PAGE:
Tue, Mar 06, 2018 - Page 16 News List

Bannister, first to run sub-4-minute mile, dies aged 88


Record-breaking British athlete Roger Bannister, the first man to run a mile in under four minutes, has died aged 88, his family announced on Sunday.

“Sir Roger Bannister died peacefully in Oxford on 3rd March 2018, aged 88, surrounded by his family, who were as loved by him as he was loved by them,” his family said.

“He banked his treasure in the hearts of his friends,” the family added, in a statement published by the Press Association news agency.

Bannister gained global sporting glory on May 6, 1954, when he ran 1 mile (1.6km) in 3 minutes, 59.4 seconds at the Iffley Road track in Oxford.

International Association of Athletics Federations president Sebastian Coe said Bannister’s death marked “a day of intense sadness both for our nation and for all of us in athletics.”

“There is not a single athlete of my generation who was not inspired by Roger and his achievements both on and off the track,” tweeted Coe, who won two Olympic gold medals in the 1980s.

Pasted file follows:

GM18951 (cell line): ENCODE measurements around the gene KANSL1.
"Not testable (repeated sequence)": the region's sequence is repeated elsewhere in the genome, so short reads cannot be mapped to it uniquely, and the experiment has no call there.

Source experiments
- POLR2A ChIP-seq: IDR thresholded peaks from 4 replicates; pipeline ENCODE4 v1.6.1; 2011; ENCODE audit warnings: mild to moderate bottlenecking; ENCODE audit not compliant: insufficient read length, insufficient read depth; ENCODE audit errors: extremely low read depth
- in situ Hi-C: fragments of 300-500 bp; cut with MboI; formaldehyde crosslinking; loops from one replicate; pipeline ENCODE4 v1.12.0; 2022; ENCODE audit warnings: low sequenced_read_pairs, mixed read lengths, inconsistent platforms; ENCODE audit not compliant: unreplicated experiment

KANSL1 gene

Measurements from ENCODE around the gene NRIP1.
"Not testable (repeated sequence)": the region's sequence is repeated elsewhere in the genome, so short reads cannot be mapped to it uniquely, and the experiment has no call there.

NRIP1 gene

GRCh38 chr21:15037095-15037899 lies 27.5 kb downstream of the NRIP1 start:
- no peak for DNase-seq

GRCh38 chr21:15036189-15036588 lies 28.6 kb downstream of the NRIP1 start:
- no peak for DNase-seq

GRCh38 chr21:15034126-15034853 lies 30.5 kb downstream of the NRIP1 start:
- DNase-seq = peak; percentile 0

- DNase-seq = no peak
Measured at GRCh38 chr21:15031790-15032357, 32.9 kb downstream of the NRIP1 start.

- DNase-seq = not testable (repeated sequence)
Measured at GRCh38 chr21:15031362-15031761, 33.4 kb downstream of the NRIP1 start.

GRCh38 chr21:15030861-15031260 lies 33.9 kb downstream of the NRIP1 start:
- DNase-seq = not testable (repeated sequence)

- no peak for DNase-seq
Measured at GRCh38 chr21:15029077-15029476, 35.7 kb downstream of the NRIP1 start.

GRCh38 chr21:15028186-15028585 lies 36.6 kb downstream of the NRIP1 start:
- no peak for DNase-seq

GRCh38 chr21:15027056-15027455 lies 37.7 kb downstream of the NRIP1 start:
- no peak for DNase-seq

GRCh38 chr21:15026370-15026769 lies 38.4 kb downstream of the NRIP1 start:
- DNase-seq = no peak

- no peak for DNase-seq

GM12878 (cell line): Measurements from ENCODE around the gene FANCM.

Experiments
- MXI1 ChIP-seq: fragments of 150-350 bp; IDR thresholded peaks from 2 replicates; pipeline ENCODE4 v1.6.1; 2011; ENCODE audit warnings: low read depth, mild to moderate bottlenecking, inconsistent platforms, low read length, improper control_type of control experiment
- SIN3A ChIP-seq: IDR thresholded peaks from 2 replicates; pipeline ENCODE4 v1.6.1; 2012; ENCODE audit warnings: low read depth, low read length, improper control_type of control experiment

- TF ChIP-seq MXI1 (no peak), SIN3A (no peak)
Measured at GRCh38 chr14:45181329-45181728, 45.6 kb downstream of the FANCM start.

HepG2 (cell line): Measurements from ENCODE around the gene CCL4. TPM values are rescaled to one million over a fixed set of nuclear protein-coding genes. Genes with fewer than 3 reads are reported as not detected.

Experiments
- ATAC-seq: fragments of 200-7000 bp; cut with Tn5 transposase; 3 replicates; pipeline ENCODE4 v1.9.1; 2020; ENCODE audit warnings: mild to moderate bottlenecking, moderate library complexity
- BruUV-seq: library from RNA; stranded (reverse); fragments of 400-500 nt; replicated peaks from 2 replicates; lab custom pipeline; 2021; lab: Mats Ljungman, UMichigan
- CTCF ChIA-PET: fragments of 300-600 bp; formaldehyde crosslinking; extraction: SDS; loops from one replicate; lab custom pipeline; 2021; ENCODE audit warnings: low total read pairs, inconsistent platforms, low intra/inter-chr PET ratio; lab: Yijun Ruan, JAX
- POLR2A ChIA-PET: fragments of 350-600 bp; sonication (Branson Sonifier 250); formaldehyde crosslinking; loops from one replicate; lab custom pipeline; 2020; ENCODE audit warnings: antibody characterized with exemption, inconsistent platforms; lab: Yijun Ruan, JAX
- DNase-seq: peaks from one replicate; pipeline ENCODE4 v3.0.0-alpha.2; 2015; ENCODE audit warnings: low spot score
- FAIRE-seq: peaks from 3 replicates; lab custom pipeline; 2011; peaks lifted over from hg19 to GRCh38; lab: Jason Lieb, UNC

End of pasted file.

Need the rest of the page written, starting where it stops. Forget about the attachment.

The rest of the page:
Coe was speaking at the World Indoor Championships in Birmingham, England, where spectators saluted Bannister with a minute’s applause as the lights were dimmed after footage of his running career was shown on giant screens.

Then, as a mark of respect to Bannister, no competition took place for a further two minutes.

Half a century after Bannister’s record, the Royal Mint celebrated the occasion by issuing a 50 pence coin showing an athlete’s running legs against a stopwatch.

British Prime Minister Theresa May described Bannister as “a great British sporting icon whose achievements were an inspiration to us all.”

“He will be greatly missed,” she wrote on Twitter.

Despite being famed for breaking the four-minute barrier, Bannister said he felt a greater sense of achievement after winning gold at the 1954 Commonwealth Games in Vancouver, Canada, beating his great rival Australian John Landy in a race later dubbed the “Miracle Mile.”

“I think that racing in the Olympics and Commonwealths is more important than breaking records,” Bannister said in 2014. “Vancouver was the pinnacle of my athletics career. It is very difficult to break records during Olympic competition, but winning races was better than holding world records.”

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